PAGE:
Racing down through the bush, and suddenly you pop out at “Cowboy Paradise.” Huh? This is a rather odd place – it’s set up like a one-street cowboy town, where you can pretend to be a cowboy, and start shooting things. There’s a bar, and the accommodation should be ready by now. But when we were passing through, the main saloon was being completely rebuilt, with huge piles of timber sitting around. No matter, the bar was open, and we were ready for a drink. A very relaxed sort of affair, you drink what you like, then at the end the total gets totted up, and the cash is just strewn across the bar. Bring cash, I’m not sure if Eftpos was available. Absolutely sensational views of a Arahura valley, where my wife’s grandfather ran a huge farm:
From here we went back into the bush for more nice trails, before glorious switchbacks down through open fields:
We then had a bit of a grind along a gravel road down a glorious river valley, before being picked up by Lew. Fit riders who start early in the day could make it through to Hokitika, but we were happy to be picked up.
Overall Impressions: Do It
I highly recommend this ride – it was an amazing view of this country, seen from a very different angle. Stunning scenery, a feeling of isolation, and riding surfaces & gradients that were achievable to most. There weren’t many riders out there younger than us. This will be a fantastic ride when it is completed, and will become a major attraction in the area, providing for much more sustained income than the Wild Foods festival.
One local we were chatting to had been involved in much of the planning and preparation for this trail. The long-term plan is to extend it from Karamea all the way to Haast, almost entirely off-road. This would probably be 10 years away, but if they can achieve that, this will become one of the greatest bike trails in the world.
A Note on Hokitika
My wife still has some relatives in Hokitika, and we had a nice time meeting some of them. It is a somewhat isolated town, and it’s not very large. One particular comment struck me when we were there, chatting to the locals:
“Sure, of course I remember when XXXX died, what was it, at least 10 years ago? He was a good sort. But as I said, I’m still fairly new to the area”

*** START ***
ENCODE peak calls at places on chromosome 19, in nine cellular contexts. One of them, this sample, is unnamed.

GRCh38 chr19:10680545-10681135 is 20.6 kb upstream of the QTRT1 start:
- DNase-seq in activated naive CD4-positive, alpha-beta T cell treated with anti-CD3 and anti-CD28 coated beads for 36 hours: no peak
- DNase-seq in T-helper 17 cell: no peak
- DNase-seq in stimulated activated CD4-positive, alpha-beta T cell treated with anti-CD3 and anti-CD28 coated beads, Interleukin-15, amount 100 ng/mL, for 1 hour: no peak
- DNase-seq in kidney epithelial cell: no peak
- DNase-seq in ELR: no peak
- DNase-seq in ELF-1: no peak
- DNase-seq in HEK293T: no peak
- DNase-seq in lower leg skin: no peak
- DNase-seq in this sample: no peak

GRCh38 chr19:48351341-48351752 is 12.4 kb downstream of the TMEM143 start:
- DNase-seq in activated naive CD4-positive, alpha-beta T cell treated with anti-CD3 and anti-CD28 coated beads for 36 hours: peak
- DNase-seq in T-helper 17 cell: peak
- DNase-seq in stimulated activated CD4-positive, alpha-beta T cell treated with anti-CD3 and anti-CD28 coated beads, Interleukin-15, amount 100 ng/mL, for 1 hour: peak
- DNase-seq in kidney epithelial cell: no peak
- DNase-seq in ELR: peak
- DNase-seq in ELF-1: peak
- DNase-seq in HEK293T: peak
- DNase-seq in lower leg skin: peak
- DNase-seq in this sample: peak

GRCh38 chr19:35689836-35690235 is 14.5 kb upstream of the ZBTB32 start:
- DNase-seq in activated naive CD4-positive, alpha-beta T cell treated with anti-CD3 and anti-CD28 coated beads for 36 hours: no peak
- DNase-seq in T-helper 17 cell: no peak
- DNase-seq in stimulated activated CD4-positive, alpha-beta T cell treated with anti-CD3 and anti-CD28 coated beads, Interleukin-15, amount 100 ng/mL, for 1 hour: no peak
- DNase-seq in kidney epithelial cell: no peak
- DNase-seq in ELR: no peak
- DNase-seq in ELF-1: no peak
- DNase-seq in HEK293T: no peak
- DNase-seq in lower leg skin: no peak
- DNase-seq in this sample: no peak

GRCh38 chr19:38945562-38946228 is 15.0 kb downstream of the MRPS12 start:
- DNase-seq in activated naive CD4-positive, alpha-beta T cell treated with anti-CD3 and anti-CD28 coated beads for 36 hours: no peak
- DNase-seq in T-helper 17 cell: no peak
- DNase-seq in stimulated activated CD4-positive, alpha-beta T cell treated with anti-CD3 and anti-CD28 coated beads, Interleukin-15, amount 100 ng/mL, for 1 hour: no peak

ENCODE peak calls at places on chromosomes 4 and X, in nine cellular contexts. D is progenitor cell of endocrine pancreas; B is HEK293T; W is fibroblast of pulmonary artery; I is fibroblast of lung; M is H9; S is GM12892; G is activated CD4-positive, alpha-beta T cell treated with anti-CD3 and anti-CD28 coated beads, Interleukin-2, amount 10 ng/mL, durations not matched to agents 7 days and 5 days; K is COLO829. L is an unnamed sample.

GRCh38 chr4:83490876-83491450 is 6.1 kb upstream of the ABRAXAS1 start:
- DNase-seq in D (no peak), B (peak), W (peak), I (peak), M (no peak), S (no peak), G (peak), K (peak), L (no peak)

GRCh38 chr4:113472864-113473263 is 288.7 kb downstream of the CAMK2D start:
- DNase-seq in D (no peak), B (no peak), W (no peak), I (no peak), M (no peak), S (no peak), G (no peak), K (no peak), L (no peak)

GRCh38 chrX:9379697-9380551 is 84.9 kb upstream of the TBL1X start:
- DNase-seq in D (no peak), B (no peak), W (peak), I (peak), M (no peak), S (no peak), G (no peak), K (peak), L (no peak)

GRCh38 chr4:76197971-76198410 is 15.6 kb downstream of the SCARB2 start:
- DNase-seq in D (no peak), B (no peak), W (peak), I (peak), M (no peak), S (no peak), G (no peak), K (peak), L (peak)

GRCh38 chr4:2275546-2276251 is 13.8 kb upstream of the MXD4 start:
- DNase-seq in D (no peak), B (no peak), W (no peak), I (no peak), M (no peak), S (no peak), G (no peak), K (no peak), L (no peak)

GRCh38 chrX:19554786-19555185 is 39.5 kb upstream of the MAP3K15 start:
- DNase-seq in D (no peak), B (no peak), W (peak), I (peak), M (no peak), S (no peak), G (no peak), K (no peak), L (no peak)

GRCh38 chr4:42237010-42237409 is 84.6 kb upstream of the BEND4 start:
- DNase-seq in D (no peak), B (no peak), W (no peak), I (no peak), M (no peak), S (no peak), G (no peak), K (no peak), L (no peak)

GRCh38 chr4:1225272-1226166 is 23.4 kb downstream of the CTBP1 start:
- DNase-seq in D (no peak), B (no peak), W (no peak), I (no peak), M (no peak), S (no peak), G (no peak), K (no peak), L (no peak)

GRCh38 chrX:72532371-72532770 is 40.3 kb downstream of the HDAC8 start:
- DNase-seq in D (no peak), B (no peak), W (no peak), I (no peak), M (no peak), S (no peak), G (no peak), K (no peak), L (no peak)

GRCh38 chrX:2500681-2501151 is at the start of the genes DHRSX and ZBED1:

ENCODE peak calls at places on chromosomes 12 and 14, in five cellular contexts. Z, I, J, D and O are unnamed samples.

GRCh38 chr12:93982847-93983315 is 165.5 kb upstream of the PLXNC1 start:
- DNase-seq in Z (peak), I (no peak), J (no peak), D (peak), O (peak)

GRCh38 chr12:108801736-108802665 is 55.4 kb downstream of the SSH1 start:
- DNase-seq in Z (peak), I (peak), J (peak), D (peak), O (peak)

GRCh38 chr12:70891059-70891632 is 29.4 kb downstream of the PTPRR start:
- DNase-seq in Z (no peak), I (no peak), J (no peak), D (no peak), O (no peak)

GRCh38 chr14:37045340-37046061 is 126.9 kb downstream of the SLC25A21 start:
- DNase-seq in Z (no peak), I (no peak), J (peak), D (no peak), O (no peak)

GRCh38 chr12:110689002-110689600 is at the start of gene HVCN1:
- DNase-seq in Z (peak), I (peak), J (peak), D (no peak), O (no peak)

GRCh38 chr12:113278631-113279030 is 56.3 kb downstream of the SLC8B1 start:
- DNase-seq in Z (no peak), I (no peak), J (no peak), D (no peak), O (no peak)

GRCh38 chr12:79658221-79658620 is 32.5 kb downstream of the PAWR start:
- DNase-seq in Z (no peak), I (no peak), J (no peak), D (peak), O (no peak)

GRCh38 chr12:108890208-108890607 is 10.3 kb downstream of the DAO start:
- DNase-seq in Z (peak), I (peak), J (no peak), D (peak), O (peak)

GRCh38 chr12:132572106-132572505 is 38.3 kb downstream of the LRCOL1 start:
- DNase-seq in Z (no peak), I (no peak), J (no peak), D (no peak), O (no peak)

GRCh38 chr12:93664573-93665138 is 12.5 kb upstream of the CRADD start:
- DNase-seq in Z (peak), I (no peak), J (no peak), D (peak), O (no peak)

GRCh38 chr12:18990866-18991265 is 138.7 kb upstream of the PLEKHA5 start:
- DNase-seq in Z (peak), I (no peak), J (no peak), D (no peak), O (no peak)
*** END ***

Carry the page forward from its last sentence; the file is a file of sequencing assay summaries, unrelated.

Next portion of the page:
New Zealand has been building many kilometres of bike trails over the last few years, and some of them look pretty spectacular. So rather than travel to an exotic foreign destination, we decided to stay in New Zealand this summer, and spend our holidays checking out some of the new trails.
I had originally wanted to do a full bike tour, carrying all our luggage, but the logistics of that were proving difficult. My normal travel style on the bike is to have a rough idea of direction, and then each day go as far as I like, stopping wherever is convenient. But this is tricky to do around Christmas/New Years in provincial New Zealand, as places tend to get booked out.
Instead we took a different approach – put the mountain bikes on the car, head down to the South Island, then spend three weeks travelling around, stopping in towns for a few days, and exploring the bike trails in that area. Using mountain bikes gave us complete flexibility to tackle any sort of trail surface – from fast downhill trails to gentle family-friendly rail trails.
On the Road to Wellington
Samson got dropped off at rural farmstay retreat (i.e. my brother’s kiwifruit orchard), then we started the long drive down to Wellington, to catch the ferry across to the South Island. On the way, we took the Akatarawa Road from Waikanae to the Upper Hutt. This is an amazingly beautiful drive, but I hope that tourists don’t get directed down here by their GPS – this is a VERY narrow, twisty road. It’s a bit stressful constantly going around blind corners on a road that is only a bit wider than a single car.
We then had a short ride on the Rail Trail part of the Rimutaka Cycle Trail. I wish we could have spent more time on this trail, but we had to get down to the wharf to check in.
Nelson – Mountain Biking Mecca
Our plan was to do a rough anti-clockwise loop around the South Island, with our first main stop in Nelson. I have family here, so we could spend Christmas with them. On the way from Picton to Nelson we stopped near Tennyson Inlet for a little warmup on quiet roads and bush tracks. Amazing views, lots of isolated places, but pretty tough going slogging uphill in the heat.